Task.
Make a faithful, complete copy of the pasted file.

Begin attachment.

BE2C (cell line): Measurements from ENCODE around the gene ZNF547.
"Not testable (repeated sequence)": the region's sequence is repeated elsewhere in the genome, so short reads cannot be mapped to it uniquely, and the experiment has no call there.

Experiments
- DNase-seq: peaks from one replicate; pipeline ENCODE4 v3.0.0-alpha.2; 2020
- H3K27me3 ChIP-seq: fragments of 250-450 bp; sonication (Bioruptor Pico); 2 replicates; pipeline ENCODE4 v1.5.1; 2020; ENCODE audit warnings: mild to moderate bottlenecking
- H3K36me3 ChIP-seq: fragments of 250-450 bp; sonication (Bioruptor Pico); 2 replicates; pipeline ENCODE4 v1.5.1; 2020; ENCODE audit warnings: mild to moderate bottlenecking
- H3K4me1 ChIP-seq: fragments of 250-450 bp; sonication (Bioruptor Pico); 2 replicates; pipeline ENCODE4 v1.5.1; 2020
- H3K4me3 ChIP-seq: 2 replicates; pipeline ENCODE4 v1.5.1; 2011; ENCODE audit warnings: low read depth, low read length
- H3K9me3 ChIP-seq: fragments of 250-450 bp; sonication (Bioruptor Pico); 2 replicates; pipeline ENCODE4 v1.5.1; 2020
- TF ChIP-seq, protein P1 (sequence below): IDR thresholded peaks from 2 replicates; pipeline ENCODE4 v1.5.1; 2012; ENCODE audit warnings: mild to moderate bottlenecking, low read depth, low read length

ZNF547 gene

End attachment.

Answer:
BE2C (cell line): Measurements from ENCODE around the gene ZNF547.
"Not testable (repeated sequence)": the region's sequence is repeated elsewhere in the genome, so short reads cannot be mapped to it uniquely, and the experiment has no call there.

Experiments
- DNase-seq: peaks from one replicate; pipeline ENCODE4 v3.0.0-alpha.2; 2020
- H3K27me3 ChIP-seq: fragments of 250-450 bp; sonication (Bioruptor Pico); 2 replicates; pipeline ENCODE4 v1.5.1; 2020; ENCODE audit warnings: mild to moderate bottlenecking
- H3K36me3 ChIP-seq: fragments of 250-450 bp; sonication (Bioruptor Pico); 2 replicates; pipeline ENCODE4 v1.5.1; 2020; ENCODE audit warnings: mild to moderate bottlenecking
- H3K4me1 ChIP-seq: fragments of 250-450 bp; sonication (Bioruptor Pico); 2 replicates; pipeline ENCODE4 v1.5.1; 2020
- H3K4me3 ChIP-seq: 2 replicates; pipeline ENCODE4 v1.5.1; 2011; ENCODE audit warnings: low read depth, low read length
- H3K9me3 ChIP-seq: fragments of 250-450 bp; sonication (Bioruptor Pico); 2 replicates; pipeline ENCODE4 v1.5.1; 2020
- TF ChIP-seq, protein P1 (sequence below): IDR thresholded peaks from 2 replicates; pipeline ENCODE4 v1.5.1; 2012; ENCODE audit warnings: mild to moderate bottlenecking, low read depth, low read length

ZNF547 gene